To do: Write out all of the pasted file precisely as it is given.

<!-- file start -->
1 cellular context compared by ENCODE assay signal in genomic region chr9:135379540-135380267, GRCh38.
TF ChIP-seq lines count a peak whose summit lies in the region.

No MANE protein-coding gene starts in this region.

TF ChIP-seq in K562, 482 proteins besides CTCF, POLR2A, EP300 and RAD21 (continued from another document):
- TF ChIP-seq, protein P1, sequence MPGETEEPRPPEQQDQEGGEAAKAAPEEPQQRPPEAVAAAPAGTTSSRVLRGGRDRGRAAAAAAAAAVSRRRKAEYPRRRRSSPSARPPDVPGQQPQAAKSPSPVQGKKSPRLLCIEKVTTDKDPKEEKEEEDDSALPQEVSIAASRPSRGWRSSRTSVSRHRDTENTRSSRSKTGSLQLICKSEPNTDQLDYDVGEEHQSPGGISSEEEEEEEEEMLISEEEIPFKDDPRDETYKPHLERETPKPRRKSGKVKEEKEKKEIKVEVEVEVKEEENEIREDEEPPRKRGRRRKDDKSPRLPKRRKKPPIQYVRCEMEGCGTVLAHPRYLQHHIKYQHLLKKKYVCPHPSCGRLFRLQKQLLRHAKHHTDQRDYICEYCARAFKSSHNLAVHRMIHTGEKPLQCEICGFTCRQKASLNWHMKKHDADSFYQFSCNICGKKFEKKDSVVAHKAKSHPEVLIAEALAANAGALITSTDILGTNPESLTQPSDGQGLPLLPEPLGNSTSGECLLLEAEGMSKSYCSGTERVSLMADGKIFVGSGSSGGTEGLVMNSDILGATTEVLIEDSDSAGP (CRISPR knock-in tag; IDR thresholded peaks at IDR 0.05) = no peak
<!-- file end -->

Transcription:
1 cellular context compared by ENCODE assay signal in genomic region chr9:135379540-135380267, GRCh38.
TF ChIP-seq lines count a peak whose summit lies in the region.

No MANE protein-coding gene starts in this region.

TF ChIP-seq in K562, 482 proteins besides CTCF, POLR2A, EP300 and RAD21 (continued from another document):
- TF ChIP-seq, protein P1, sequence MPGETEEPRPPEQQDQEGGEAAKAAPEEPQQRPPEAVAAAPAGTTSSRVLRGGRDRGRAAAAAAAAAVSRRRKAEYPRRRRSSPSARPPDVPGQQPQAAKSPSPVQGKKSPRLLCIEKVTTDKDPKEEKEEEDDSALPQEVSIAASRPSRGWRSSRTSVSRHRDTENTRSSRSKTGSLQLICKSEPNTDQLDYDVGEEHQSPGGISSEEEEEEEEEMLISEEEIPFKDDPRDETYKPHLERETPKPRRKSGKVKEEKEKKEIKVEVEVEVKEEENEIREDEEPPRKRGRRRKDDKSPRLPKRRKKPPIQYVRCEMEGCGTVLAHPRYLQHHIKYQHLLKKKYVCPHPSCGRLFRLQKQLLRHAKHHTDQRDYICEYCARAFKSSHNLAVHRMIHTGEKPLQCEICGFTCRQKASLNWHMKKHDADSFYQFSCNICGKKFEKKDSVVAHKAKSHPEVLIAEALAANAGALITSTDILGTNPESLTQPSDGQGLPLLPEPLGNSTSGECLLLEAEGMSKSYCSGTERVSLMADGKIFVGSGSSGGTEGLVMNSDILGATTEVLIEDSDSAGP (CRISPR knock-in tag; IDR thresholded peaks at IDR 0.05) = no peak